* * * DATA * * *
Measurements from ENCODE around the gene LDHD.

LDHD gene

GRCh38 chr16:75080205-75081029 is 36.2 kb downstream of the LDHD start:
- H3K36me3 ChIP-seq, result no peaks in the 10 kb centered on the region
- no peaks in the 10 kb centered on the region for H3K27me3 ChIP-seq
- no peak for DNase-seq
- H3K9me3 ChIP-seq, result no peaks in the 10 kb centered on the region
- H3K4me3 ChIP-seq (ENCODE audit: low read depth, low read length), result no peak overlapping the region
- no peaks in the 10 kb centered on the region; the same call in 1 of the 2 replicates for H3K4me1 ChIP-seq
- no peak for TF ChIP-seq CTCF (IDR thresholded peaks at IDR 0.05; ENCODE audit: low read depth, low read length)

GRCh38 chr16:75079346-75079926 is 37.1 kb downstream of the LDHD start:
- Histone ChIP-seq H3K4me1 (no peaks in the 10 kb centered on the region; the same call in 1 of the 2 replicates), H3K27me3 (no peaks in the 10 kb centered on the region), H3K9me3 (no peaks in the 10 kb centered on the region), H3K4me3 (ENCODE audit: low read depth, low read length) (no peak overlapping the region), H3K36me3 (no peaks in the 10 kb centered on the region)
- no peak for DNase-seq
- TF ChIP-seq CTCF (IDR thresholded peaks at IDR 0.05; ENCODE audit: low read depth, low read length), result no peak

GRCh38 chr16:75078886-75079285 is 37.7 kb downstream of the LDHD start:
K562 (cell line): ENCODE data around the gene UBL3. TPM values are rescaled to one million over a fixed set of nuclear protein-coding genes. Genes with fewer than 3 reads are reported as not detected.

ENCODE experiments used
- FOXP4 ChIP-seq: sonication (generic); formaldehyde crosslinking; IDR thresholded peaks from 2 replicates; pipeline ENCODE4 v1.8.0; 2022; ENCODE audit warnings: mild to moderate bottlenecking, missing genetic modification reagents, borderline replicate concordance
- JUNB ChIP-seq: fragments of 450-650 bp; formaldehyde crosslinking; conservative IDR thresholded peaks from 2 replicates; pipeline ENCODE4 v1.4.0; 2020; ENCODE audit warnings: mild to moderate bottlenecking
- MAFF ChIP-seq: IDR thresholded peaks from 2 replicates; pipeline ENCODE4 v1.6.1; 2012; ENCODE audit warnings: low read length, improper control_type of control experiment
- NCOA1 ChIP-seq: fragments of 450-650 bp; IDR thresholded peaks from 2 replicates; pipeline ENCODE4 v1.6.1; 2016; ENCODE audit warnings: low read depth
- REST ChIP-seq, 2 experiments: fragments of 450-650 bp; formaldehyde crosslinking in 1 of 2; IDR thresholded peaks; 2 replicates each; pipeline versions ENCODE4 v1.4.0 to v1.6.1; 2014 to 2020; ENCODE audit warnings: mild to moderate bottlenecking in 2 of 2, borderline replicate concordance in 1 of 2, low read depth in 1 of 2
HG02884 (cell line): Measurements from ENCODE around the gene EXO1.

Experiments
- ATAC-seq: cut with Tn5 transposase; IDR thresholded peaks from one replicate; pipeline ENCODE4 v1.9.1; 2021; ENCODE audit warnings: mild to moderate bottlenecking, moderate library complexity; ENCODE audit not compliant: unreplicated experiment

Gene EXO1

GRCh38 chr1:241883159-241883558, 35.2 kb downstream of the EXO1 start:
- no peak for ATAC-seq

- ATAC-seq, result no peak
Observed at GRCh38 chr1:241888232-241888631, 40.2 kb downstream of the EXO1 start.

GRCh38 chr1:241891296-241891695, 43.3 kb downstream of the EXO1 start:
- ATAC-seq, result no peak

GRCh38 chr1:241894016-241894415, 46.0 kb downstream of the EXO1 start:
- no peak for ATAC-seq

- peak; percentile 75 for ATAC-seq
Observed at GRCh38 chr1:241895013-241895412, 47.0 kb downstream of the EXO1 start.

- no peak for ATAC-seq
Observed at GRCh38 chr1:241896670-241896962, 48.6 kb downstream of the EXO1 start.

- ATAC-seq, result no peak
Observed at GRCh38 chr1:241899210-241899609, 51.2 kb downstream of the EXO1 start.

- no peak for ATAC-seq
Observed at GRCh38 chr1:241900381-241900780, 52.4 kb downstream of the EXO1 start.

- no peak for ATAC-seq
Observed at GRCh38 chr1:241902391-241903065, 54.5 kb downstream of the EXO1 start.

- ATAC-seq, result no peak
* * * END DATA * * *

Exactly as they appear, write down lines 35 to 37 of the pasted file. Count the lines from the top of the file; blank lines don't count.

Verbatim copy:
- peak; percentile 75 for ATAC-seq
Observed at GRCh38 chr1:241895013-241895412, 47.0 kb downstream of the EXO1 start.

- no peak for ATAC-seq